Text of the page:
Environmental Protection Agency employees have not accepted Donald Trump's victory and are still "coming to work in tears" more than two months after the election.
"At EPA headquarters, the mood remains dark," ProPublica reported Wednesday. "A longtime career communications employee said in a phone interview Tuesday that more than a few friends were 'coming to work in tears' each morning as they grappled with balancing the practical need to keep their jobs with their concerns for the issues they work on."
Trump's victory has been tough for bureaucrats. The State Department held stress workshops after the election so they would not "become paralyzed by fear." EPA employees were caught crying before, just after the election, as were White House aides. Energy Department employees were granted counseling. Sobbing staffers greeted Hillary Clinton on Capitol Hill a month after her loss.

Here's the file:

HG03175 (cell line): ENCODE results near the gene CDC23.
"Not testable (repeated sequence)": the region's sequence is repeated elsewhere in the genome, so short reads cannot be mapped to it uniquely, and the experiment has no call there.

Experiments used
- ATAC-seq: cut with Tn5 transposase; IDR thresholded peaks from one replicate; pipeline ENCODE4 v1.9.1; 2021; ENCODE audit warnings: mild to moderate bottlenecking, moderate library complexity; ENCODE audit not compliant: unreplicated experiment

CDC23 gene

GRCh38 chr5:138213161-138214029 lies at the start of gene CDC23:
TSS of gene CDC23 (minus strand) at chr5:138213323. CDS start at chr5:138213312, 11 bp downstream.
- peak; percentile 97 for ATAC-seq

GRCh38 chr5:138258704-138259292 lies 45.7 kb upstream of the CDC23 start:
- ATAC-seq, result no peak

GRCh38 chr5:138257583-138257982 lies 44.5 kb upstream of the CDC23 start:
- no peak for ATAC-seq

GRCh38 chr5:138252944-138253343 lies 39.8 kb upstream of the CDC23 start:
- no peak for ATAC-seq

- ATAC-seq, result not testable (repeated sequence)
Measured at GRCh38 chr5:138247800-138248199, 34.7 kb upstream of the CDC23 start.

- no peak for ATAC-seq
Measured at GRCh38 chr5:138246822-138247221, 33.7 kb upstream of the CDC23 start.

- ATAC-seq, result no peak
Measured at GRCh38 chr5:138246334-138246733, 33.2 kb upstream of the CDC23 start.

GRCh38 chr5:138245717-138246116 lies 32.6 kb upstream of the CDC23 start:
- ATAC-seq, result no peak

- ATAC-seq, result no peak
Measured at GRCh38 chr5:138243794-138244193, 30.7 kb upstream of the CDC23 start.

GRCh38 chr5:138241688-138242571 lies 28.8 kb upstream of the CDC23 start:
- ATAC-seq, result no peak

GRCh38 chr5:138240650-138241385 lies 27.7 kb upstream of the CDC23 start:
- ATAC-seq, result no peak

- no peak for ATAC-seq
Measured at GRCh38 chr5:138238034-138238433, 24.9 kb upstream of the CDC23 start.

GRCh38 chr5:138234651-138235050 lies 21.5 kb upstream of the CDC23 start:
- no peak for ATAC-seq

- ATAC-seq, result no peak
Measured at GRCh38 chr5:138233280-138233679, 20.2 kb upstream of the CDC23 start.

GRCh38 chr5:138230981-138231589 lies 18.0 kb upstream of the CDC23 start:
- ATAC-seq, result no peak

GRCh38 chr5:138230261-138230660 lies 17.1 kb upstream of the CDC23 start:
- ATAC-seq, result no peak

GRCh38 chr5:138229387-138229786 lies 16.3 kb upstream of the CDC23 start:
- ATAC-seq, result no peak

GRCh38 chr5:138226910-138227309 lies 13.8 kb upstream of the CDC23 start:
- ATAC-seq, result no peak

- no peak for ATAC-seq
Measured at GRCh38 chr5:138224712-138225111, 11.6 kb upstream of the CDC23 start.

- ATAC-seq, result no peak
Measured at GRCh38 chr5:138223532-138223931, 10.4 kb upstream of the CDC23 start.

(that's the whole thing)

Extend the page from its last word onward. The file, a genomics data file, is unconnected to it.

EPA employees are upset that the new president will take a different approach than the Obama administration. ProPublica called Trump's nomination of Scott Pruitt, the Oklahoma attorney general who has sued the EPA over its climate change regulations, to lead the agency "dramatic."
The Trump administration froze all EPA grants and contracts to make sure new grants are in line with the new administration's objectives. They also asked for the schedule of all planned meetings and presentations by the agency through mid-February.
Doug Ericksen, the EPA's communications director for the transition, told National Public Radio that "we'll take a look at what's happening so that the voice coming from the EPA is one that's going to reflect the new administration."
Employees are also scared that the climate change part of the EPA's website will be removed.